Fortunately, I’m blessed with one. It was well hidden when I was young and struggling to overcome my problematic childhood, but I have mellowed over the years and have been helped profoundly by so many people of caliber that I have to wonder why the world is in the state it’s in. My conclusion, where the U.S. is concerned, is that far too many mediocrities are selected by the ultra rich to do their bidding that people of worth scarcely a chance.  Beyond that, since the entire system is money based, people of  integrity tend to steer clear of it. It’s a tragedy because for democracy to work, we need good people in it—and they are out there. They are just not in politics.

The reality is that my love of writing stems from my interest in people—not a rejection at all. That said, I still need solitude while I’m writing—and I have to write. That apart, I’m all yours.

THE FUTURE? Will I live with a partner again? I was unsure about that for a while. Now I’m not. I enjoy and respect women—and though I’m passionate about my writing—I feel the need for that special kind of intimacy which comes from being with a lover. Besides, as you can probably tell from my writing—I’m a romantic. Certainly, I have had a couple of unhappy relationships—Who hasn’t?—but, on balance I have been exceedingly fortunate. I also believe that it’s better to have loved and parted than  to miss an intimate relationship. I also have the feeling that women are smarter than us males—and it’s a wise person who associates with people who are smarter than oneself.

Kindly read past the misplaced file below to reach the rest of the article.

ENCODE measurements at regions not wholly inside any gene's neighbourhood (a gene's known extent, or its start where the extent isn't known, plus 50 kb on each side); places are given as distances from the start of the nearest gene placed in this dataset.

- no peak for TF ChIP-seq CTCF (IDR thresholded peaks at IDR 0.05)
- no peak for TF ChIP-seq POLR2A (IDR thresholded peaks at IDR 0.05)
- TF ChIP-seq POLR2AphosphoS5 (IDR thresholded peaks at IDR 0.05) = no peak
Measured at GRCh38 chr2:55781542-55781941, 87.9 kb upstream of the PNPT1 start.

So my answer is unambivalent—yes I will.

How do I know? I’m not sure anyone knows anything when it comes to relationships. Call it author’s intuition!

Thumbs upA MOVABLE FEAST by Ernest Hemingway—one of my favorite books. And yes, the photo at the top of this piece is of Hemingway.